What was completely and shockingly unexpected, however, was for the esteemed gentleman to snort derisively, raise an arched, supercilious brow and proceed to inform the crowd that, unequivocally, there was no longer the need for such archaic things as game designers. After all, he explained in the general vicinity of my stupefied face, everyone has ideas, games are collaborative projects, so why bother? No need for a “king in his castle” (his words, not mine) to be issuing commands of the workers below, when the workers can do it themselves.
Apparently, and without fanfare, the monarchy had been overthrown.
Now, having never considered a game designer to be akin to some despot dictator or mad inbred member of royalty, this incredibly dismissive take on the role left me utterly ruined. In a single, gut-punch blow, a multitude of dreams came crashing down: the box had been opened and there was nowt but cruelty within. To spare you the plodding specifics of the existential crisis that proceeded this unwanted revelation, simply imagine a filmic mid-shot with a hunched figure, stylistically-framed in bruised shadows, curled in some filthy corner and piteously weeping.
Fast forward and this approach to game design has seemingly and increasingly gained traction, at least within Western development. In many ways, and as a supposedly mature and self-reflective adult with game development duties under-belt, it is easy to agree with the sentiments behind the idea: yes, no one person should be singularly responsible for the design of a game and, yes, the process of game development should be a collaborative one that takes into account (and benefits from) the skills, creativity and knowledge of all those working upon it.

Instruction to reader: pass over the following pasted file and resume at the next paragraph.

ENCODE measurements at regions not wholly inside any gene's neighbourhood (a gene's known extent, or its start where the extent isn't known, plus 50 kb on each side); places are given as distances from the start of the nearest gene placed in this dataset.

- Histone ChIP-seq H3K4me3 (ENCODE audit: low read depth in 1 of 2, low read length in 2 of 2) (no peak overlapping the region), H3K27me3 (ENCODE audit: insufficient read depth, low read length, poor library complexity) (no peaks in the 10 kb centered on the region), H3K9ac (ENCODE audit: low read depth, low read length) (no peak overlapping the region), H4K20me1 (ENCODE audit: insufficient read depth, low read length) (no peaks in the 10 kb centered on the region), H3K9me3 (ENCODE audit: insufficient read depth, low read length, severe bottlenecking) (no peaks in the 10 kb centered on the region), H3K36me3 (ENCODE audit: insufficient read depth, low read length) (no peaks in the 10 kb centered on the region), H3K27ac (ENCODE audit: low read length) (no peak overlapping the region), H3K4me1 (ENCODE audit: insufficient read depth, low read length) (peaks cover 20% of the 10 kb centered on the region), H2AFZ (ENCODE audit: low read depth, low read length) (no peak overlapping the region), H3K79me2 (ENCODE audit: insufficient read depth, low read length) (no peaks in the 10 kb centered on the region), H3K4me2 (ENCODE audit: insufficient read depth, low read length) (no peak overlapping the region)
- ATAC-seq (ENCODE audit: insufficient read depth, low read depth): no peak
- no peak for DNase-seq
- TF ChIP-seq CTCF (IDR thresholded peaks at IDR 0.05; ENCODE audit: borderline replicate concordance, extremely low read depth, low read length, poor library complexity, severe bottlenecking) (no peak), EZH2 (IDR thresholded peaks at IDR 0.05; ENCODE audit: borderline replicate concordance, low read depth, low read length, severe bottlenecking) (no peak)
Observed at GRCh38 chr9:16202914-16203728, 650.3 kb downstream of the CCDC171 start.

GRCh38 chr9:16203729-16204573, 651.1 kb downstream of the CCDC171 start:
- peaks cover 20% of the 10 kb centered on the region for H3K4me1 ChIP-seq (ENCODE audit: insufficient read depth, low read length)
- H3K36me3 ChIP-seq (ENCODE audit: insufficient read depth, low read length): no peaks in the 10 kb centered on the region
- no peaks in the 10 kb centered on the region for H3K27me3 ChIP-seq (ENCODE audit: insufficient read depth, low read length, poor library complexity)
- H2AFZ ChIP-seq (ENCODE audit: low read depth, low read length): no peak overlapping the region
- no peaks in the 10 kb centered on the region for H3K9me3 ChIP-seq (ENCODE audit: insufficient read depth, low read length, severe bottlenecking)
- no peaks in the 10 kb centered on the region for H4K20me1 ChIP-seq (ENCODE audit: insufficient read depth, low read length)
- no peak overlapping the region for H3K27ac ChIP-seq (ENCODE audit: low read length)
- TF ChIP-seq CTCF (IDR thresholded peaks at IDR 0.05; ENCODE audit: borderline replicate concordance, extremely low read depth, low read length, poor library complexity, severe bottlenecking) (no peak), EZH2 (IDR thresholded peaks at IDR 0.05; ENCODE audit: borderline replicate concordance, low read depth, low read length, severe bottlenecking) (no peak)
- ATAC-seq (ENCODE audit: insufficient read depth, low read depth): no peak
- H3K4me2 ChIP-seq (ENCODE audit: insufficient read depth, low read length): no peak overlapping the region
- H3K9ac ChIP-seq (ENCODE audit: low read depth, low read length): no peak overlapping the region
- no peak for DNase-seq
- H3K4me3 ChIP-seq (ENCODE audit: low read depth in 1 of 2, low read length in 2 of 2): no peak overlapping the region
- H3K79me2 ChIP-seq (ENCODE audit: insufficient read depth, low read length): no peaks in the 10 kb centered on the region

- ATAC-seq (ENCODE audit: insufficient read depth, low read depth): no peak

Yet, despite this, lies the personal and vehement belief that games designers are still a vital component of game creation, a reaction chiefly elicited by ill-informed fallacy that anyone and everyone can design games. To highlight the hubris of this latter notion, let us draw a parallel with the medium of literature and the skill of authorship for a moment; whilst the old idiom suggests everyone has a book in them, what is oft left unspoken in retort (but remains ever-true) is how 95% of these supposed literary feats will be complete and utter bollocks.